Addictive behaviours aren’t necessarily locked on to specific things: in a world where there are practically limitless pleasurable experiences on offer, obsessive behaviour becomes promiscuous: it can grab hold of any object or activity that promises us a hit. (p. 98)
Most of the rest of the book applies this argument to various modern forms of addiction. Chapter 5 is devoted to sugar, which Thompson points out shares some of the psychoactive properties of ‘recreational’ drugs. Lab tests at Princeton University indicate that sugar induces cocaine-like reactions in rodents (pp. 107–8). Beyond the substance itself, however, is all of the daily behaviour that surrounds it, and which surrounds our consumption (and over-consumption) of food in general: ‘the food industry not only engineers food that exploits our natural preference for sugar, fat and salt, but also grabs our attention when we’re not eating, employing cues that awaken our wanting instinct’ (p. 123).
Chapter 6 considers the social phenomenon of binge drinking. Public drunkenness has become more prevalent, even among women, and its effects are graphically portrayed not just in the traditional media but on social-media platforms like YouTube. The ‘narrowing of the alcohol gender gap … [means that] women are now exposed to changes in brain chemistry that had previously been restricted to men’ (pp. 134–5). A large part of this chapter is autobiographical, but Thompson draws out the implications, describing himself as ‘a fairly typical casualty of an environment saturated with my drug of choice’ (p. 141). He goes on to link the social change in drinking patterns to the related ingestion of recreational drugs, which are being synthesized at an increasing rate, and often available at low cost on the Internet. The acceleration of the process makes it virtually impossible for the authorities to keep up. The conclusion is a pessimistic one:
Government scientists are scrambling desperately to classify these drugs and warn young people of the dangers of taking them. But the underground laboratories, and their new digital sales departments, are too far ahead. It’s a lost cause. (p. 150)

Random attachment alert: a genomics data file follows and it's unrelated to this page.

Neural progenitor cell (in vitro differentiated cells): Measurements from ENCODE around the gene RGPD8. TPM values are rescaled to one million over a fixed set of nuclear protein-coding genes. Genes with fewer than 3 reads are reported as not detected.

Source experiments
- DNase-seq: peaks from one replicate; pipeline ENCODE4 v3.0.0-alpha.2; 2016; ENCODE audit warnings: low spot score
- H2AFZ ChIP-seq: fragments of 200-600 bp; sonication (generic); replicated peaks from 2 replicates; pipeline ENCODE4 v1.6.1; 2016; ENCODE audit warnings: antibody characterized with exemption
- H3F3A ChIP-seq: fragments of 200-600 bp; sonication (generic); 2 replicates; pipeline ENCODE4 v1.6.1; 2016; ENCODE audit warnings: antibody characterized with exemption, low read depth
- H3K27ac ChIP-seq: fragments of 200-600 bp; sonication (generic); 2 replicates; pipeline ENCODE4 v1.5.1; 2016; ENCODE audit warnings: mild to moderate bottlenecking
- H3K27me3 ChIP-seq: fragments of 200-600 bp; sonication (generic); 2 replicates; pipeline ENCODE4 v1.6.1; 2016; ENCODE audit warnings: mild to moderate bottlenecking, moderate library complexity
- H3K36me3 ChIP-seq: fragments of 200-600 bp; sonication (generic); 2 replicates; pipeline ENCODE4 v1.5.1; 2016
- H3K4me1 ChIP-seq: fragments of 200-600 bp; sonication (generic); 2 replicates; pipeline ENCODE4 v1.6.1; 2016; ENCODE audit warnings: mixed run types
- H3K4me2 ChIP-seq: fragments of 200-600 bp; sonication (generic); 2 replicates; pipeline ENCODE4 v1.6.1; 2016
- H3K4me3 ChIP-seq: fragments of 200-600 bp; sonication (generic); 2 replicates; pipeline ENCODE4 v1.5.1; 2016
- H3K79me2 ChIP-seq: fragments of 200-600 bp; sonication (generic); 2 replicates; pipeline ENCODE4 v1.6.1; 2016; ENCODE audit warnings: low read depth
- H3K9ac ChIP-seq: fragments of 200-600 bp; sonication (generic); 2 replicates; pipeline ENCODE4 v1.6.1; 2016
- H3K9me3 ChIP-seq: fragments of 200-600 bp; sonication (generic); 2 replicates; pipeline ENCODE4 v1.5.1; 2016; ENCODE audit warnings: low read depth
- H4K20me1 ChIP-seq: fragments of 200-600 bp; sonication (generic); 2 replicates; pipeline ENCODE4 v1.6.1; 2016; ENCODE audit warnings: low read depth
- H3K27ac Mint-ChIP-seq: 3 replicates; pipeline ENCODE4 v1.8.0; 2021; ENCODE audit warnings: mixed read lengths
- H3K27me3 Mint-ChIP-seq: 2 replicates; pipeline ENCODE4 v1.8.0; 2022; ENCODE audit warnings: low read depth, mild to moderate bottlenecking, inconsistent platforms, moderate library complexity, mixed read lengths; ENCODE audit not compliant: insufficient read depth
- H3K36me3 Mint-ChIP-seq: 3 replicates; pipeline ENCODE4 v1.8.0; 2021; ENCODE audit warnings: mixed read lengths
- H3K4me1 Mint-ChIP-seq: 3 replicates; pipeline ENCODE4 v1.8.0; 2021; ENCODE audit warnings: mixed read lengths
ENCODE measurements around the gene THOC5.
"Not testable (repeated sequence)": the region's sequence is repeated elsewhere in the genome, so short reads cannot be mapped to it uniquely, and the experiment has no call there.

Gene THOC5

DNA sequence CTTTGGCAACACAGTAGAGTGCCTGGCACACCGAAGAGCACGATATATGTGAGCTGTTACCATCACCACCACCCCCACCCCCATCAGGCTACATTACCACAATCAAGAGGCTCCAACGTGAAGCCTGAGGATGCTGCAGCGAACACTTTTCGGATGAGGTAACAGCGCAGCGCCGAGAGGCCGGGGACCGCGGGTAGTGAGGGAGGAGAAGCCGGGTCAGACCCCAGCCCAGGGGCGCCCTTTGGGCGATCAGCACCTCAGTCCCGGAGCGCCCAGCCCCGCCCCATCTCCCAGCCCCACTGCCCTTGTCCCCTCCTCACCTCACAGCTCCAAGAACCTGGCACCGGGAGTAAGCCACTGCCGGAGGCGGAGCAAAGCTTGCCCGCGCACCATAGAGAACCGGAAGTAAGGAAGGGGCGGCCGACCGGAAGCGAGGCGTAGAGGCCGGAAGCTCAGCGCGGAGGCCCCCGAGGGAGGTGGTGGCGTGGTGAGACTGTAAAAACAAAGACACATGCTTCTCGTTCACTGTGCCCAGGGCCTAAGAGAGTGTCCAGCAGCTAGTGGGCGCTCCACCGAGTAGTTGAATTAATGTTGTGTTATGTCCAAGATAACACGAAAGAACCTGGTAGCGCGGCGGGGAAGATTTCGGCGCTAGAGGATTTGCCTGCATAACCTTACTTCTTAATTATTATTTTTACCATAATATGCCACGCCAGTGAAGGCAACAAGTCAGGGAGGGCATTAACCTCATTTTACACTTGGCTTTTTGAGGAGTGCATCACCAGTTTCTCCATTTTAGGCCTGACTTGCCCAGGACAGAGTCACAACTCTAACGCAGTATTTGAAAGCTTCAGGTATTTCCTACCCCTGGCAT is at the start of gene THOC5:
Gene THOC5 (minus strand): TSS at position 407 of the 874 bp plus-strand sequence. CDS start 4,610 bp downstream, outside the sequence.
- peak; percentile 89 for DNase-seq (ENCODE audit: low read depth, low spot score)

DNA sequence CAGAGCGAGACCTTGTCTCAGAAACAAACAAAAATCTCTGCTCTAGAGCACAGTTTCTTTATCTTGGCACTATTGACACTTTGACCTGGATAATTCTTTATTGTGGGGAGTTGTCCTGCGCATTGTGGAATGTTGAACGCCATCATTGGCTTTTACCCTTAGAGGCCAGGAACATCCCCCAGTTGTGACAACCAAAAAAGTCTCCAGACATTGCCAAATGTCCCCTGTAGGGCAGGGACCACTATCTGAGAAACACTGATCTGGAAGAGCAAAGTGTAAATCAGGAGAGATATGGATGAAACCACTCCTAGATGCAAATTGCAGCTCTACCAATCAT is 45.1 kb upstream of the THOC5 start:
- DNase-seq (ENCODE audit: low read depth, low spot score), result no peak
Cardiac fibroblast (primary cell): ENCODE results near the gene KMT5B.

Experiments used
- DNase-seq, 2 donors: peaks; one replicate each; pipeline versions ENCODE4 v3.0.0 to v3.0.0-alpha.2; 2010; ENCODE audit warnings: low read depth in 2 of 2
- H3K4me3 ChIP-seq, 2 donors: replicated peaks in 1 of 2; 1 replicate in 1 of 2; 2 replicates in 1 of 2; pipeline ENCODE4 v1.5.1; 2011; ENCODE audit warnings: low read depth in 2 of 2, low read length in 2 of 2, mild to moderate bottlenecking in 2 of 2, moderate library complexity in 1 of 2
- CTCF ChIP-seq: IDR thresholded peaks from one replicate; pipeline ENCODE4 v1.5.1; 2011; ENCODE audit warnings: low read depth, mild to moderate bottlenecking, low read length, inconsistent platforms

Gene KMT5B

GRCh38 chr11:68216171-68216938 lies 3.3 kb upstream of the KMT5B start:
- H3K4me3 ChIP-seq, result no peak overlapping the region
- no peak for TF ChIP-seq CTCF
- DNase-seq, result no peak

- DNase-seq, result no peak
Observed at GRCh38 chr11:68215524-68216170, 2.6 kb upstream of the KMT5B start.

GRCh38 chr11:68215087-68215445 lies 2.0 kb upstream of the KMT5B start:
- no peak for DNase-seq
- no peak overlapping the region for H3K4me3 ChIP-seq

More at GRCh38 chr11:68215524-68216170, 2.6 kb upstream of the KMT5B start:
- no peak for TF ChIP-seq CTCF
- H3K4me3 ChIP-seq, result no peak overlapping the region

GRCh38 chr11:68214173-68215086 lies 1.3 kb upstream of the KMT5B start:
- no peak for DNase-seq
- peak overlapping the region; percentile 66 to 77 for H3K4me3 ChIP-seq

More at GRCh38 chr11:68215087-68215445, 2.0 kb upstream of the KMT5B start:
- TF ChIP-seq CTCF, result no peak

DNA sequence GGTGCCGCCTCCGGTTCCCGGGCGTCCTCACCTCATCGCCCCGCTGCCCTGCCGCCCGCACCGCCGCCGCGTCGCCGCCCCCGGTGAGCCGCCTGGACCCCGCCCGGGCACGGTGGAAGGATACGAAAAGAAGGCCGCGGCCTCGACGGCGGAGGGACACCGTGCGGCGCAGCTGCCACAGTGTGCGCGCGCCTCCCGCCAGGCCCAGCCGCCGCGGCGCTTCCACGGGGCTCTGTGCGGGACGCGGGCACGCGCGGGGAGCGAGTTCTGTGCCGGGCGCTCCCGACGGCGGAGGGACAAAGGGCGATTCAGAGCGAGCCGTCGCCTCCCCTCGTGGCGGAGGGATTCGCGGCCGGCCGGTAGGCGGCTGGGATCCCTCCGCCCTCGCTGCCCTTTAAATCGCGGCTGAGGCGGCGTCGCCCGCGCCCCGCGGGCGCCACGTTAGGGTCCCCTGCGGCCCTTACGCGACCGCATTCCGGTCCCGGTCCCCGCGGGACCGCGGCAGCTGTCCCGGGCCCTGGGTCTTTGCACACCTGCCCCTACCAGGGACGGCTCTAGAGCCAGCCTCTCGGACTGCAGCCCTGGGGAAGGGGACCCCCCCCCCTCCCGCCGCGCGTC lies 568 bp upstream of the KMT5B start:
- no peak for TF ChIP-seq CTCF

Chapter 7 takes a look at the converging problem of prescription medication. Drugs like Adderall and Ritalin, designed to treat ADD and ADHD (controversial diagnoses in their own right), have become widely prescribed, particularly in the US. These stimulants have been adopted as cognitive-enhancing drugs, particularly by students who are under pressure to perform, and they are traded accordingly. The social pressure on students to drink, at parties or in clubs, has resulted in widespread self-medication, often involving carefully-planned sequences of alcohol, amphetamines (legal and illegal), painkillers (e.g. codeine), and tranquilizers.
What we’re confronting here goes further than a blurring of the boundary between legal and illegal drugs. Also evaporating are the distinctions between the legal, inappropriate and unlawful use of medicines, plus the difference between medication and self-medication. (p. 159)
The pattern doesn’t necessarily end with graduation either, but can be carried over into a high-pressure workplace. Research indicates, however, not only that the drugs are damaging, but that they deliver no long-term cognitive enhancement. In the case of such self-medicating high achievers, Thompson suggests that ‘it might be worth checking on the state of their brain chemistry in a few years’ time’ (p. 171).
The next two chapters take us beyond substance abuse to forms of non-substance addiction, such as ‘gaming’ (Chapter 8) and pornography (Chapter 9), both being areas where computer technology has created unheard-of forms of addiction.
The title of Chapter 8 (‘Gaming, the new gambling’) is a succinct summary of its content. A watershed event was the passing of a law in the US in 2006, making online betting illegal and preventing any company from providing it there. People who had been addicted to online gambling switched instead to online gaming, and gaming companies recruited programmers from the now-illegal industry. The switch would have been relatively smooth for them because, as Thompson points out, the two activities employ similar ‘reward dynamics’ (p. 174). He describes them with an evocative phrase: ‘brain-hijackers with transferable skills’ (p. 180). Supporting this claim is a statement from an anonymous Silicon Valley gaming company CEO: